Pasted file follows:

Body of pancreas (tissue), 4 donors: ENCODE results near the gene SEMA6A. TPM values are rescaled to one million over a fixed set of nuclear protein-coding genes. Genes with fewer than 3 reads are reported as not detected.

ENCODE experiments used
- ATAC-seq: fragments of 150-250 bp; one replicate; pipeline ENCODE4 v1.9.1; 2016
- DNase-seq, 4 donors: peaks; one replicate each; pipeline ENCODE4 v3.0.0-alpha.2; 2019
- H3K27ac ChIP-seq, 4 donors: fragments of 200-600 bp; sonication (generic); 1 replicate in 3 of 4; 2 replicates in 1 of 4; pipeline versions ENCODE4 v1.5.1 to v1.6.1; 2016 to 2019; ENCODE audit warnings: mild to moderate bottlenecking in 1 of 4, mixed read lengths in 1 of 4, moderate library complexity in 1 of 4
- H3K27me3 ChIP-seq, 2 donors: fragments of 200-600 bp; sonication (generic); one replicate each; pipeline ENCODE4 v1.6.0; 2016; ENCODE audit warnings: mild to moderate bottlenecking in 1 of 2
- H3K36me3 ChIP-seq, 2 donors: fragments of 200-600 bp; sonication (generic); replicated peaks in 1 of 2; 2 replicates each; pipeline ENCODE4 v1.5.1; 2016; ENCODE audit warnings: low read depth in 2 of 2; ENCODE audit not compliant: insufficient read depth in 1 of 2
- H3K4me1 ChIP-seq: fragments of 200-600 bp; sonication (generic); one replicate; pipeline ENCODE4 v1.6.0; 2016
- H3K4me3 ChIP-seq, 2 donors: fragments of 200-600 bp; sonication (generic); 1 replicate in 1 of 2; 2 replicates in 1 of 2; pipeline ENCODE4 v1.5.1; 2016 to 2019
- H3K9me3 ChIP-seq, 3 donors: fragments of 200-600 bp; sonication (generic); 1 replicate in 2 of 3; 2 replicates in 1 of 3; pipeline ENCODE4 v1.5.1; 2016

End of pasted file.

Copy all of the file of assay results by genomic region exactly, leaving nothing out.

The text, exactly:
Body of pancreas (tissue), 4 donors: ENCODE results near the gene SEMA6A. TPM values are rescaled to one million over a fixed set of nuclear protein-coding genes. Genes with fewer than 3 reads are reported as not detected.

ENCODE experiments used
- ATAC-seq: fragments of 150-250 bp; one replicate; pipeline ENCODE4 v1.9.1; 2016
- DNase-seq, 4 donors: peaks; one replicate each; pipeline ENCODE4 v3.0.0-alpha.2; 2019
- H3K27ac ChIP-seq, 4 donors: fragments of 200-600 bp; sonication (generic); 1 replicate in 3 of 4; 2 replicates in 1 of 4; pipeline versions ENCODE4 v1.5.1 to v1.6.1; 2016 to 2019; ENCODE audit warnings: mild to moderate bottlenecking in 1 of 4, mixed read lengths in 1 of 4, moderate library complexity in 1 of 4
- H3K27me3 ChIP-seq, 2 donors: fragments of 200-600 bp; sonication (generic); one replicate each; pipeline ENCODE4 v1.6.0; 2016; ENCODE audit warnings: mild to moderate bottlenecking in 1 of 2
- H3K36me3 ChIP-seq, 2 donors: fragments of 200-600 bp; sonication (generic); replicated peaks in 1 of 2; 2 replicates each; pipeline ENCODE4 v1.5.1; 2016; ENCODE audit warnings: low read depth in 2 of 2; ENCODE audit not compliant: insufficient read depth in 1 of 2
- H3K4me1 ChIP-seq: fragments of 200-600 bp; sonication (generic); one replicate; pipeline ENCODE4 v1.6.0; 2016
- H3K4me3 ChIP-seq, 2 donors: fragments of 200-600 bp; sonication (generic); 1 replicate in 1 of 2; 2 replicates in 1 of 2; pipeline ENCODE4 v1.5.1; 2016 to 2019
- H3K9me3 ChIP-seq, 3 donors: fragments of 200-600 bp; sonication (generic); 1 replicate in 2 of 3; 2 replicates in 1 of 3; pipeline ENCODE4 v1.5.1; 2016